05 Aug Jonathan Seagull spent the rest of his days alone… (RICHARD BACH)
When they hear of it, he thought, of the Breakthrough, they’ll be wild with joy. How much more there is now to living! Instead of our drab slogging forth and back to the fishing boats, there’s a reason to life! We can lift ourselves out of ignorance, we can find ourselves as creatures of excellence and intelligence and skill. We can be free! We can learn to fly! The years ahead hummed and glowed with promise.
The gulls were flocked into the Council Gathering when he landed, and apparently had been so flocked for some time. They were, in fact, waiting. “Jonathan Livingston Seagull! Stand to Centre!” The Elder’s words sounded in a voice of highest ceremony. Stand to Centre meant only great shame or great honour. Stand to Centre for Honour was the way the gulls’ foremost leaders were marked. Of course, he thought, the Breakfast Flock this morning; they saw the Breakthrough! But I want no honours. I have no wish to be leader. I want only to share what I’ve found, to show those horizons out ahead for us all.
He stepped forward. “Jonathan Livingston Seagull,” said the Elder, “Stand to Centre for shame in the sight of your fellow gulls!” It felt like being hit with a board. His knees went weak, his feathers sagged, there was a roaring in his ears. Centred for shame? Impossible! The Breakthrough! They can’t understand! They’re wrong, they’re wrong! “… for his reckless irresponsibility,” the solemn voice intoned, “violating the dignity and tradition of the Gull Family …” To be centred for shame meant that he would be cast out of gull society, banished to a solitary life on the Far Cliffs. “… one day, Jonathan Livingston Seagull, you shall learn that irresponsibility does not pay. Life is the unknown and the unknowable, except that we are put into this world to eat, to stay alive as long as we possibly can.” A seagull never speaks back to the Council Flock, but it was Jonathan’s voice raised. “Irresponsibility? My brothers!” he cried. “Who is more responsible than a gull who finds and follows a meaning, a higher purpose for life? For a thousand years we have scrabbled after fish heads, but now we have a reason to live — to learn, to discover, to be free! Give me one chance, let me show you what I’ve found …” The Flock might as well have been stone. “The Brotherhood is broken,” the gulls intoned together, and with one accord they solemnly closed their ears and turned their backs upon him.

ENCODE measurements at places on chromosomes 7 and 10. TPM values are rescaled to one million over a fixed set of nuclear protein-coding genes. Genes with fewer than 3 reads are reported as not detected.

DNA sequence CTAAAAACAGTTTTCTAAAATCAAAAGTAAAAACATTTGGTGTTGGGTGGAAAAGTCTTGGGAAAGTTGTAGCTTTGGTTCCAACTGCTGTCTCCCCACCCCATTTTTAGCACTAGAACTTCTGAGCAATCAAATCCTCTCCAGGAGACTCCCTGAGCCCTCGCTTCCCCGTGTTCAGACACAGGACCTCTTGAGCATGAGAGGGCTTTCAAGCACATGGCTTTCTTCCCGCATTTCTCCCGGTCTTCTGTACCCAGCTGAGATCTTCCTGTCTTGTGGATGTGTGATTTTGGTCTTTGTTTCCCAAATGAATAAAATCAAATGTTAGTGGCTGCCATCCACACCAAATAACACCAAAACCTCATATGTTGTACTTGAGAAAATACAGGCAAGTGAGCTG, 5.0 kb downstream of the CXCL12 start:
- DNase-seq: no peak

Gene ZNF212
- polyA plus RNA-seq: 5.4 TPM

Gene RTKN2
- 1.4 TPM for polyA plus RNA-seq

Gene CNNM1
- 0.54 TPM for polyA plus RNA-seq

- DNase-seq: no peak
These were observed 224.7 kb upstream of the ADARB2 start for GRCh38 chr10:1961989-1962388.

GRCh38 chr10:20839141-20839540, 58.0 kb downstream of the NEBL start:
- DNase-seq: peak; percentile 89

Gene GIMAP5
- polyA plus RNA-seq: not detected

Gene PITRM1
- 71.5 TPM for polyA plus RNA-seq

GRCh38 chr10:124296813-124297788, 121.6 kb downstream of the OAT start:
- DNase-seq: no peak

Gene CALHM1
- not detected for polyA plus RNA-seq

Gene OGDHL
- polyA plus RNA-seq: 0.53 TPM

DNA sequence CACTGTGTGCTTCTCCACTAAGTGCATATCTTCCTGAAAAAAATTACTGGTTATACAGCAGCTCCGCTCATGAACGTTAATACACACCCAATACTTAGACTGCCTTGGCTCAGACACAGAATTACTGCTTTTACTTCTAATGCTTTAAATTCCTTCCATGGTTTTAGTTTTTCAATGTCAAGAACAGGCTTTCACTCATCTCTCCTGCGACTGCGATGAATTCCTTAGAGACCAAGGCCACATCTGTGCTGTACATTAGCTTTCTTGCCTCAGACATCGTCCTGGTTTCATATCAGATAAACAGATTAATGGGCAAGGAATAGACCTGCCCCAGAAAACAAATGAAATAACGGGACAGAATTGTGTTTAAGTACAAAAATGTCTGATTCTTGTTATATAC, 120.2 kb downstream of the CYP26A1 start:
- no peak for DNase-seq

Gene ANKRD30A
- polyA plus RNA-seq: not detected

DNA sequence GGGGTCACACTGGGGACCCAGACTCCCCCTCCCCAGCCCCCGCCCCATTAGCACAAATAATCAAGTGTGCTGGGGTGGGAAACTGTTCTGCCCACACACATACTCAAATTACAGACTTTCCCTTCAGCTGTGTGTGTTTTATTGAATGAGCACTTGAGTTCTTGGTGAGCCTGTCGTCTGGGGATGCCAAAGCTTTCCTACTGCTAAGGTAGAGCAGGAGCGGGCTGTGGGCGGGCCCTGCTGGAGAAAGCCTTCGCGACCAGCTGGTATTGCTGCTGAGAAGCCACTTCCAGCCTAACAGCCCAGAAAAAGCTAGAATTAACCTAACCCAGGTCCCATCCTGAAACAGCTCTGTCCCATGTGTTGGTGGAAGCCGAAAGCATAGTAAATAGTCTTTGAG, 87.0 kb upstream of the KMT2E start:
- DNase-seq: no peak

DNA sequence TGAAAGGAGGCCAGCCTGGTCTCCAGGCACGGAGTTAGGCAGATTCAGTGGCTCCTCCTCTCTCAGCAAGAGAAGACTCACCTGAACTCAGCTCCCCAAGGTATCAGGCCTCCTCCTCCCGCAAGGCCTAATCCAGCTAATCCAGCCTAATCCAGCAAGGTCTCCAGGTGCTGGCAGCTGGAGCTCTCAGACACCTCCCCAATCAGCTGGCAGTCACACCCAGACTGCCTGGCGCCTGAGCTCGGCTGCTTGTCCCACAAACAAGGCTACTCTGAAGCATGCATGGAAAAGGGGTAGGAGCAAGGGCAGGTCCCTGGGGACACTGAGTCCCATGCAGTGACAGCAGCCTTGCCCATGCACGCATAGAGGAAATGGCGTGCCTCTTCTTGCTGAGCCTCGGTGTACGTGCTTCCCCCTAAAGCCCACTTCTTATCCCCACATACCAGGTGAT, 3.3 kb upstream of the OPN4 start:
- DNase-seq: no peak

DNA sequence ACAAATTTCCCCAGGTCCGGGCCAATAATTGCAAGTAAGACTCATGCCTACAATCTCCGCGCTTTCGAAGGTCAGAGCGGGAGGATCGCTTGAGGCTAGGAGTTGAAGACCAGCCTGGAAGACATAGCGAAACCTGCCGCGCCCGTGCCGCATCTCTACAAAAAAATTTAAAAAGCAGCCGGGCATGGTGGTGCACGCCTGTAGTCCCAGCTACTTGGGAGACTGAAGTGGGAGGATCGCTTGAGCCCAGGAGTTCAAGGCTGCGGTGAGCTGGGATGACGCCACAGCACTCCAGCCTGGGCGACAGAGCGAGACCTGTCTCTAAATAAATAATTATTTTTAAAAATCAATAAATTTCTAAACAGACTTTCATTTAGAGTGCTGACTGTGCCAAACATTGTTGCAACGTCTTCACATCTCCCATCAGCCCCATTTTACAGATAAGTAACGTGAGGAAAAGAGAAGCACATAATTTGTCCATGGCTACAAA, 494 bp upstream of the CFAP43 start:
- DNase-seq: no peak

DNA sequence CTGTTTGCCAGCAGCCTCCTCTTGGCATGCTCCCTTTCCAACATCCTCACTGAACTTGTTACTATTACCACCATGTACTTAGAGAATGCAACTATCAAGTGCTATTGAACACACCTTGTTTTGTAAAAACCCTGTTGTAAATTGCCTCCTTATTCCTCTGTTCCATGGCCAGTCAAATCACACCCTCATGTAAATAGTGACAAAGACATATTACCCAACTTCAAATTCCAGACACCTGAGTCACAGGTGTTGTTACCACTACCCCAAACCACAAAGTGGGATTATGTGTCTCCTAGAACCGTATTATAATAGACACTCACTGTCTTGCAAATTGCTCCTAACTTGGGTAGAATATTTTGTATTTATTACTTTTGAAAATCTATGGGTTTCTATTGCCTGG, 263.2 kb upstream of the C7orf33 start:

Jonathan Seagull spent the rest of his days alone, but he flew way out beyond the Far Cliffs. His one sorrow was not solitude, it was that other gulls refused to believe the glory of flight that awaited them; they refused to open their eyes and see. He learned more each day. He learned that a streamlined high-speed dive could bring him to find the rare and tasty fish that schooled ten feet below the surface of the ocean: he no longer needed fishing boats and stale bread for survival. He learned to sleep in the air, setting a course at night across the offshore wind, covering a hundred miles from sunset to sunrise. With the same inner control, he flew through heavy seafogs and climbed above them into dazzling clear skies … in the very times when every other gull stood on the ground, knowing nothing but mist and rain. He learned to ride the high winds far inland, to dine there on delicate insects. What he had once hoped for the Flock, he now gained for himself alone; he learned to fly, and was not sorry for the price that he had paid. Jonathan Seagull discovered that boredom and fear and anger are the reasons that a gull’s life is so short, and with these gone from his thought, he lived a long fine life indeed.
Jonathan Livingston Seagull a story
Image: work of Ukrainian artist Vladislav Erko for the book ‘Jonathan Livingston Seagull a story’